Bob Probert's brain donated to Boston University
Bob Probert was one of the most feared hockey players in the 1980s and 1990s. His fists did most of his playing for him, although he was known to score the occasional goal, including the last goal ever scored at Maple Leaf Gardens in Toronto. His best season
was the 1987-88 season when he scored 29 times, and accumulated 62 points for the Detroit Red Wings.
Probert died of a heart attack on 5 July 2010.
This week his family announced that his brain was donated to a research project studying head trauma in athletes at Boston University.
"I believe that it was a very difficult decision," said Daniel Parkinson, Probert’s father-in-law. "I know Dani (Probert’s wife) and Bob had spoken about (donating his body to science) prior to his passing. I know he wanted to advance the research."
As a fighter, and a hockey player, he suffered numerous head injuries. He also suffered from drug abuse. In 1989 he was arrested for possession of cocaine, and spent three months in jail as a result.
When Probert played hockey, concussions were often misdiagnosed, or not diagnosed at all. Often players turned to drugs to ‘dull the pain’.
Today’s NHL is full of head injuries. Marc Savard has delayed his return to the Boston Bruins after suffering head trauma after a hit he took last year from Matt Cooke of Pittsburgh. Peter Mueller, a 22-year-old forward for the Colorado Avalanche suffered
his third concussion Wednesday, days before he was supposed to start using a new helmet introduced by former NHLer Mark Messier called the ‘Messier Project’.
The NHL has taken steps to prevent head injuries by not allowing hits to the head, or blind-side hits, but in such a fast and aggressive game, head injuries have proven difficult to prevent.
Probert’s family agreed to participate in the research the Centre for the Study of Traumatic Encephalopathy was doing at Boston University after Reggie Fleming, a deceased NHL player from the 1960s and 70s, was diagnosed with chronic traumatic encephalopathy
(CTE). CTE is a progressive degenerative disease found in persons that have suffered from multiple concussions.
Many former NFL players and ex-boxers have been diagnosed with CTE as well.
NHL veteran Keith Primeau, who will be donating his brain posthumously to Boston University, has had much to say on the NHL regarding head injuries.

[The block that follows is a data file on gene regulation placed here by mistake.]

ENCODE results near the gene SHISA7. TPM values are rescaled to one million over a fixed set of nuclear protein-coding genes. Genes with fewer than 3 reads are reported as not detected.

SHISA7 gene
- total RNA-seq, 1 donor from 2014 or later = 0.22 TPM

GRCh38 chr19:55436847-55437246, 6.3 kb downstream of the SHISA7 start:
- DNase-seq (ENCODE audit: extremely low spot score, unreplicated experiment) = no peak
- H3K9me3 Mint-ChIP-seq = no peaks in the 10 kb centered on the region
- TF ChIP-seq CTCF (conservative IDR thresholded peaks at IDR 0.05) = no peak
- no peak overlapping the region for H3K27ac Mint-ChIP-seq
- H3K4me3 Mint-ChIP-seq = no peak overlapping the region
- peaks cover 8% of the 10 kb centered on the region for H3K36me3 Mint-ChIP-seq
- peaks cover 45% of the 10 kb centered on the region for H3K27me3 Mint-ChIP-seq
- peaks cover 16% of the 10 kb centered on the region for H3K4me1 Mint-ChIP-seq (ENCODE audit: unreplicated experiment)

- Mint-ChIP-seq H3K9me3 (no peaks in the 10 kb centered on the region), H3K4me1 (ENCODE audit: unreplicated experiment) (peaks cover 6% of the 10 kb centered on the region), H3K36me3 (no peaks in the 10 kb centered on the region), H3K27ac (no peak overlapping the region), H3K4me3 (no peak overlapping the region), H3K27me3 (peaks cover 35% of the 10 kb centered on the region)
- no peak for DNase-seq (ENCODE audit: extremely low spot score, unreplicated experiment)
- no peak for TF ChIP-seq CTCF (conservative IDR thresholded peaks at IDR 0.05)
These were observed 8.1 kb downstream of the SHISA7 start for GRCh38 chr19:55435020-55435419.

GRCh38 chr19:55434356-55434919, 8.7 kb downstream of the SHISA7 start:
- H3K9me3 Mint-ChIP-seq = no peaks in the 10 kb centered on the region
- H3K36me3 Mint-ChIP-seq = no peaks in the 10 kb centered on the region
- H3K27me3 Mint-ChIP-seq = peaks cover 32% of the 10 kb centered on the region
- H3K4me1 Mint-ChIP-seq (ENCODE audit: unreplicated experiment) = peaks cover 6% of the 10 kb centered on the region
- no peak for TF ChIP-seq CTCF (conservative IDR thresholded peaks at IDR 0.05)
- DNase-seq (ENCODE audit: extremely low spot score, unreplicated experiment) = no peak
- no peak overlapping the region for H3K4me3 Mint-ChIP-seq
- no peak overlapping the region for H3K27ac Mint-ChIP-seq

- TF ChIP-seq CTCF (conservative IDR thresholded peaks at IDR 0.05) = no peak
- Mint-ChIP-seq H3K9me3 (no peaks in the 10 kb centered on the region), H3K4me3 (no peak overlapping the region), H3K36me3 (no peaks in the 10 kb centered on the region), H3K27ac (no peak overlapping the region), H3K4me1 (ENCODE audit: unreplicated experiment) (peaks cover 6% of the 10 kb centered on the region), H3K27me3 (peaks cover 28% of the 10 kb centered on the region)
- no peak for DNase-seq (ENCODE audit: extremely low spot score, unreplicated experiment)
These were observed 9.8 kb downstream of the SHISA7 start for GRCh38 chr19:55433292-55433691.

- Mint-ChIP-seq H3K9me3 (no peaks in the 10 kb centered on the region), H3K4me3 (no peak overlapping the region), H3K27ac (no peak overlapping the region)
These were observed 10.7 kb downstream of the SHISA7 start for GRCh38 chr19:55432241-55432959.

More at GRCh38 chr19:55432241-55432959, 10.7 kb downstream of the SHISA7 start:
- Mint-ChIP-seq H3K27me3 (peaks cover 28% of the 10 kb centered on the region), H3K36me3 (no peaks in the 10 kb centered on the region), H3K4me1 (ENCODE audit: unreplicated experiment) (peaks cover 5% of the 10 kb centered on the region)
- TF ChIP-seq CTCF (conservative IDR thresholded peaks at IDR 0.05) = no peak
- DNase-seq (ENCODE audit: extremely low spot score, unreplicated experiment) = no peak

"There was a period of time where groin injuries were front and centre, and knee injuries were front and centre, but they began to build it into their business model,” he said in 2009. “They accepted the fact that players were going to miss time because
of sports hernias. To me, the head is so much different than just a torn abdominal muscle or a torn knee, in that it can be life altering.”
No one wants to cause or be the victim of head injuries, but in a big money sport like hockey there are many players who hope to make a living from thundering hits and fisticuffs. These players don’t want to end the careers of the players they hit, but they
do want to continue their own careers. If they don’t have the ability to score or play goal, they can often be left with little option but to fight and body check, or find some other line of work.
Fans will sing a similar story. They don’t like seeing players on any team injured, but when players throw their gloves down and start wailing on each other, or when they see a player slammed into in an open-ice hit, they stand up in their seats and cheer.
It’s a part of the game, and it’s not one that will be likely taken out, but something needs to be done to protect the players. There is no surgery to repair a broken brain, at least not yet. Perhaps donations from players like Probert and Primeau will eventually
lead better protection for the next generation of players.